Thursday , 17 August 2017

When Should You Sell Your Gold?


The question most often asked of gold bulls is, “At what price will you take your profits?” It is a question that betrays a lack of understanding about why anyone should [want to] own gold [in the first place]. Nevertheless, the simple answer must be, “When paper money stops losing its value”. This response should alert anyone who asks this question to the idea that owning fiat cash is the speculative position, not ownership of precious metals. [Let me explain.] Words: 1184 
So says Alasdair Macleod ( in edited excerpts from his original article*.

Lorimer Wilson, editor of (A site for sore eyes and inquisitive minds) and (Your Key to Making Money!) has edited ([ ]), abridged (…) and reformatted (some sub-titles and bold/italics emphases) the article below for the sake of clarity and brevity to ensure a fast and easy read. The article’s views and conclusions are unaltered and no personal comments have been included to maintain the integrity of the original article. Please note that this paragraph must be included in any article re-posting to avoid copyright infringement.

 Macleod goes on to say, in part:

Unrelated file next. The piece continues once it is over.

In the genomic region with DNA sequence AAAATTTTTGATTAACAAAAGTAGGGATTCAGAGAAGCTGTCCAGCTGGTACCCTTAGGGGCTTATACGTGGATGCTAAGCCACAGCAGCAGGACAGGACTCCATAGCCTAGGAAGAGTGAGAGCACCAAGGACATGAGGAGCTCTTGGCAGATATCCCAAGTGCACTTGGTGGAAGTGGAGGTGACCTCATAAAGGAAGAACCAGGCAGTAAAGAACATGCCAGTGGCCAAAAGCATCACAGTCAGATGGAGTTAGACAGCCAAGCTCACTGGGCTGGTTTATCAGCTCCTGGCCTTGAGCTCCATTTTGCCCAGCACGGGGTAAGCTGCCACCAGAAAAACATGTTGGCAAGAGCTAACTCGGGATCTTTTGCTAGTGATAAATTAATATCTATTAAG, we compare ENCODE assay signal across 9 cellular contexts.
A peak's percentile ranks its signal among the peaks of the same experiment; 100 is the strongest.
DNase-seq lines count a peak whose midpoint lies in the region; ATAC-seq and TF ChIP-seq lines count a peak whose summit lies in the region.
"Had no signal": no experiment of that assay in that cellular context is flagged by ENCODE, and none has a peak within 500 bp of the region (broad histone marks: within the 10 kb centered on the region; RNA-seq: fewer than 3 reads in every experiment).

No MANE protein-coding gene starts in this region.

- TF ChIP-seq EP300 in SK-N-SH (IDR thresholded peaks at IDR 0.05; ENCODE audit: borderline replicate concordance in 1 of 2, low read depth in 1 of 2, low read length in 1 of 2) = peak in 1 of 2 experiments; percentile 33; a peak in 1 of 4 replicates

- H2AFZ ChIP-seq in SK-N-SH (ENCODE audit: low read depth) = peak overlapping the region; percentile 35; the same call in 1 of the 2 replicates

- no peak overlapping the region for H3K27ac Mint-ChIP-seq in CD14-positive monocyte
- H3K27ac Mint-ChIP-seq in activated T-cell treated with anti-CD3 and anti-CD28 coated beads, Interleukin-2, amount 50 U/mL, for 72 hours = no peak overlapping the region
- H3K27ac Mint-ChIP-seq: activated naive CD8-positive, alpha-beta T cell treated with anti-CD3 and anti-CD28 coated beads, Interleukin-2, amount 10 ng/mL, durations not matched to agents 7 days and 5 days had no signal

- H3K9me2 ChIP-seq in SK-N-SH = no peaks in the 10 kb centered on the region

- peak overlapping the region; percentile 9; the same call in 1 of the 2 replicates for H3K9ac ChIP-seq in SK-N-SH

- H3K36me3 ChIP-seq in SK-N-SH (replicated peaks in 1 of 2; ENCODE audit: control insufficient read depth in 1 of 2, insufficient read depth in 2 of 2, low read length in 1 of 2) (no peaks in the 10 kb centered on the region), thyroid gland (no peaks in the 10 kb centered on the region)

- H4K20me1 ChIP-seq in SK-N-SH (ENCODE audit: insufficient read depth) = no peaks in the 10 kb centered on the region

Instead of gold, people commonly think of paper money as the only medium of exchange and as a store of value; cash is, after all, their unit of account. They see the gold price rising when they should be seeing the value of paper money falling. Because cash is everyone’s unit of account it is wrongly seen as the ultimate risk-free asset. This is also the fund manager’s approach to investment: his investment returns are calculated in paper money, so he cannot account for a superior class of asset. He is also taught to spread investment risk across a range of inferior asset classes to enhance returns. Therefore the investment manager wrongly assumes that precious metals is one of those inferior asset classes. All modern investment management works on these assumptions.Why Managed Portfolios Have Little, if Any, Exposure to Precious Metals

[The above] helps explains why managed portfolios today have very little exposure to precious metals, but there are other reasons.

  • Investment funds in total have grown rapidly since the 1970s on the back of money and credit creation. This monetary expansion has fuelled both new funds for investment as well as asset prices generally, while gold and related investments became unfashionable in gold’s twenty year bear market between 1980 and 2000. The combination of these two factors reduced precious metals exposure in managed portfolios to very low levels. Gold was therefore ignored as an asset class when modern portfolio theory evolved in the 1990s, and is simply not considered by the current generation of fund managers.